New research conducted by Allergy & Anaphylaxis Australia on its member database has found that 4 out of 5 respondents have had an allergic reaction when eating away from home. These findings have been released as part of a call to action in Food Allergy Week for Australians to learn more about the potentially life-threatening effects of food allergy, how to prevent exposure to allergens and how to manage an allergic reaction.

Maria Said, CEO of Allergy & Anaphylaxis Australia, states, "There are still too many incidents involving the consumption of a known food allergen when eating out of the home. During Food Allergy Week we are asking all Australians – those who prepare and serve food (including family and friends), plus those with food allergies - to further educate themselves on how to better avoid allergic reactions, and how to manage them when they do occur."

The research, conducted by Allergy & Anaphylaxis Australia (A&AA), revealed:

  • Nearly 80 per cent of A&AA members have suffered a reaction/been served food that they are allergic to whilst eating away from home.
  • 70 per cent of A&AA members don't feel confident eating away from home.
  • 94 per cent of A&AA members don't think people have a good understanding of the seriousness of food allergy.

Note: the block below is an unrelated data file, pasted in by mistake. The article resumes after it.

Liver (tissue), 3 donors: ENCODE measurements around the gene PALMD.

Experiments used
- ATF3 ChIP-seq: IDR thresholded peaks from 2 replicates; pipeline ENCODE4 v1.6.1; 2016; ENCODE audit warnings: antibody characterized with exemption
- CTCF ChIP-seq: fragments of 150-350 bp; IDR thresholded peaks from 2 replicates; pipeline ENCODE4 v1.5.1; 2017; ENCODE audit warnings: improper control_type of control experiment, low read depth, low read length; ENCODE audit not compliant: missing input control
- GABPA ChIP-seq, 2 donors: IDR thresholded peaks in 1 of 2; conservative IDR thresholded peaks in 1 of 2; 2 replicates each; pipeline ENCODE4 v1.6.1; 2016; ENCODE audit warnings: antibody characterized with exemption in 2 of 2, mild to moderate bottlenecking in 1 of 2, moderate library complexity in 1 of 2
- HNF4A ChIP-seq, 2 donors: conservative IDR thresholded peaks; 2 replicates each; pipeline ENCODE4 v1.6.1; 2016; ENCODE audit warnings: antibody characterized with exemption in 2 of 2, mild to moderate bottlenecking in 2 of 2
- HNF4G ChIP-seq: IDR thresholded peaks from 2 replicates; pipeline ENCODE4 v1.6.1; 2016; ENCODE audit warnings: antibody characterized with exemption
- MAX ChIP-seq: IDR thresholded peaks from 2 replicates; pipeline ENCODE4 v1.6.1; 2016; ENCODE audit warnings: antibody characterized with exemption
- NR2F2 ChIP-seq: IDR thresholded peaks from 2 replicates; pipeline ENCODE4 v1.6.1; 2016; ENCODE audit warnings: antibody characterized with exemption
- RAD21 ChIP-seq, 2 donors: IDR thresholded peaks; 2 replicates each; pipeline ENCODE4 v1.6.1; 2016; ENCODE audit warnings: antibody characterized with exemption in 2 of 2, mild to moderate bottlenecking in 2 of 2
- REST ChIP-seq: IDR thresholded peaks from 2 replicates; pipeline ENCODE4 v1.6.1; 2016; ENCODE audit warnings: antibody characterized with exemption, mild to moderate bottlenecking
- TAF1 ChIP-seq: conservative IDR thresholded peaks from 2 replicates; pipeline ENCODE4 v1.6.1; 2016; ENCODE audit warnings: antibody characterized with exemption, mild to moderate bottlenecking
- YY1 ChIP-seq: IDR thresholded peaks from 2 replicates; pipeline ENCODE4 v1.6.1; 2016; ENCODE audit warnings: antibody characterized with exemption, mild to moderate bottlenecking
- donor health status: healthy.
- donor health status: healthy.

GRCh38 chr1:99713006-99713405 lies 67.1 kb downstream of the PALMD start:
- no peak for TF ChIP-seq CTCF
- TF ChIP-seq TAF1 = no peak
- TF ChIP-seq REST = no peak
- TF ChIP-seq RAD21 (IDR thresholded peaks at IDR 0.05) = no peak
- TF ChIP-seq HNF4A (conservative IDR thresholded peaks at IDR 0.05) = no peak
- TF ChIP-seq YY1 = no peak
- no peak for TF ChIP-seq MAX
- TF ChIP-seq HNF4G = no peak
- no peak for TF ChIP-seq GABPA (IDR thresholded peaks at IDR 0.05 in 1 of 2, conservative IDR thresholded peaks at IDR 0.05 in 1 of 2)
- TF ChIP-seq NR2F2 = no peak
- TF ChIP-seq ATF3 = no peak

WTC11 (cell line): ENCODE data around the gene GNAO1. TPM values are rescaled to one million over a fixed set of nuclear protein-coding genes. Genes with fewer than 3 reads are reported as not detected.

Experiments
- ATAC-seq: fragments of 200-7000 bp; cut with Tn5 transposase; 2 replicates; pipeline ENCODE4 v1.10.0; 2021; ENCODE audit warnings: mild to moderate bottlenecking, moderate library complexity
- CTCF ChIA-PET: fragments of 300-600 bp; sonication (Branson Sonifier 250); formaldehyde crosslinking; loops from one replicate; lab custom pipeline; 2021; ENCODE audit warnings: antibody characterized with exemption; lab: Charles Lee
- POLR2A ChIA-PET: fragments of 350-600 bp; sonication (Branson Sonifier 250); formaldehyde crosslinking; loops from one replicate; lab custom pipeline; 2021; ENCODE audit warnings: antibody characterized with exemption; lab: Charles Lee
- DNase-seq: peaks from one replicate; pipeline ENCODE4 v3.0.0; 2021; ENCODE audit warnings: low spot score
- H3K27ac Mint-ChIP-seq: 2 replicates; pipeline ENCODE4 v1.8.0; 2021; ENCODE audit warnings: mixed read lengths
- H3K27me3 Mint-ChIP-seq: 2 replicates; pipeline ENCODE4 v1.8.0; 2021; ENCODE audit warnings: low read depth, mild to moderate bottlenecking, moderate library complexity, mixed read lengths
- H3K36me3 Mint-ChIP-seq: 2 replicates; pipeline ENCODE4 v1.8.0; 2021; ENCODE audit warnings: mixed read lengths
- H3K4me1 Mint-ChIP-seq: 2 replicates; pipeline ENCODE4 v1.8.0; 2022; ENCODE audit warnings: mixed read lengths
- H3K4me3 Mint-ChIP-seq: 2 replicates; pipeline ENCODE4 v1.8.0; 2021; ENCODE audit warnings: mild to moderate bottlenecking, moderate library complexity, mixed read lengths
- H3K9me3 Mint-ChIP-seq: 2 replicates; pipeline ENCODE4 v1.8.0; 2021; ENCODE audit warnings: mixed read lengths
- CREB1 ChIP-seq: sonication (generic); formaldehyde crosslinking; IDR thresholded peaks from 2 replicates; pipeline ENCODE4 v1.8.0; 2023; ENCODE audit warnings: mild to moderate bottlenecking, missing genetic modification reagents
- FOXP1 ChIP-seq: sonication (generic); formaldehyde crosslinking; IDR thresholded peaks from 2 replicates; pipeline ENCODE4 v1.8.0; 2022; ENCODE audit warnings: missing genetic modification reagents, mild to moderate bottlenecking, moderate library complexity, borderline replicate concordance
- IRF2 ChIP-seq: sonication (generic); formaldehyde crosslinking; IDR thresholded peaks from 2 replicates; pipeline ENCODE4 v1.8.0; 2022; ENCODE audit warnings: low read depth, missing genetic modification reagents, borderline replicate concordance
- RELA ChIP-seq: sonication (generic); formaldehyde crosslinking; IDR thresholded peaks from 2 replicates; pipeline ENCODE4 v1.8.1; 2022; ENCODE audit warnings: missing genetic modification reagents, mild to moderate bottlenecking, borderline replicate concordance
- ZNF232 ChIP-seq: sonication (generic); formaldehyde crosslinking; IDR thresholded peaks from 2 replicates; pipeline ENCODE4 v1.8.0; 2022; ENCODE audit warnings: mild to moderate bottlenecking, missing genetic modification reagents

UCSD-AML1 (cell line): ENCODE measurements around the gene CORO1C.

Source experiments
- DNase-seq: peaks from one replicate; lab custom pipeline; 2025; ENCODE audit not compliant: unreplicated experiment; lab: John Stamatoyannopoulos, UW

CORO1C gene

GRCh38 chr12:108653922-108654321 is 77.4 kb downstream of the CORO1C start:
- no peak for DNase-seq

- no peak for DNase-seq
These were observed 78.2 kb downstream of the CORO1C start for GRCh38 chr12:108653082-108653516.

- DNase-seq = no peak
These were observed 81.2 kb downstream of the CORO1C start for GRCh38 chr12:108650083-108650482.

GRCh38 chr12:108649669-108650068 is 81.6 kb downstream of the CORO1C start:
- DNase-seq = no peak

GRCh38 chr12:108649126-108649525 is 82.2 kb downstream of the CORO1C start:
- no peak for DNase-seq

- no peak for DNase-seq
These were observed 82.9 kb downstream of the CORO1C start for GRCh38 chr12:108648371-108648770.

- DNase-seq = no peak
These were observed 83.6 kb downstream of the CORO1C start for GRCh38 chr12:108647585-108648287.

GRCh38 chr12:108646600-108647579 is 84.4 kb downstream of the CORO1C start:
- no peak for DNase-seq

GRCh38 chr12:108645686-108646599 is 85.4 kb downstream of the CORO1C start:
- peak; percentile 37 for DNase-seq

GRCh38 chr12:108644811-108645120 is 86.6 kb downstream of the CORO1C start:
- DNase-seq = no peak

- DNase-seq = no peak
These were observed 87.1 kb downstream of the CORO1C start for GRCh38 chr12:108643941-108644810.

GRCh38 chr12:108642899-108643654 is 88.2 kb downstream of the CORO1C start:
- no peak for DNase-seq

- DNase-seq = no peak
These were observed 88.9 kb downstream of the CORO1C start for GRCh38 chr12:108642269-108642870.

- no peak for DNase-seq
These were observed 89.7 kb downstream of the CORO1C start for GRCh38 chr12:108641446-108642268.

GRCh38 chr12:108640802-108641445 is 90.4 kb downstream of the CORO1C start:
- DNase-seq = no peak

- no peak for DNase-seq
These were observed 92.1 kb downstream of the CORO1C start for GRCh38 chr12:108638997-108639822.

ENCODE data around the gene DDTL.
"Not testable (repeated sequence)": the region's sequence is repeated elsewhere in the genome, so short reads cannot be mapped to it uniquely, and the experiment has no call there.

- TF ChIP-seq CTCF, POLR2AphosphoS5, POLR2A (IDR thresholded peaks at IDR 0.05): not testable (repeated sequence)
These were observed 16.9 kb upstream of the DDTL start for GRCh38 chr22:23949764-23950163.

Food Allergy Week also sees the launch of Allergy Pal - a free smartphone app that helps parents better manage a child's allergies and allergic reactions by enabling fast access to their current ASCIA Action Plan. Allergy Pal helps reduce the stress of leaving your child with family and friends by giving them free, fast and easy access to the ASCIA Action Plan and the educational material needed to care for a child with food allergies. This includes on-the-spot access to life-saving personalised information about a child's allergy triggers and safe foods as added by the parent/carer.

Allergy Pal has been developed by Australian paediatric allergists, professors Mimi Tang and Katie Allen at the Murdoch Children's Research Institute in conjunction with Allergy & Anaphylaxis Australia and the Australasian Society of Clinical Immunology and Allergy (ASCIA).

Writer, media commentator and Food Allergy Week ambassador Jo Abi knows first-hand the importance of allergy awareness, with her son Philip living with severe food allergies.

"My son Philip, aged 13 has severe egg and tree nut allergies and has suffered anaphylaxis three times in his life. He describes it as a feeling of discomfort, and painful itching in his mouth and throat that he can't scratch. He then feels a sense of dread washing over him as his body panics, swelling his airways. That's when he starts coughing, wheezing and struggling to breathe"

Philip has learned to carry his life-saving EpiPen® with him everywhere. While awareness about the seriousness of food allergies is improving, there is still a way to go until people with food allergies can feel safe eating away from home."

Ms Said stresses, "Each and every one of us has a vital role to play in reducing the incidence of reactions and knowing how to help manage a reaction appropriately. It doesn't take long to learn more about food allergy, but misunderstanding can be fatal."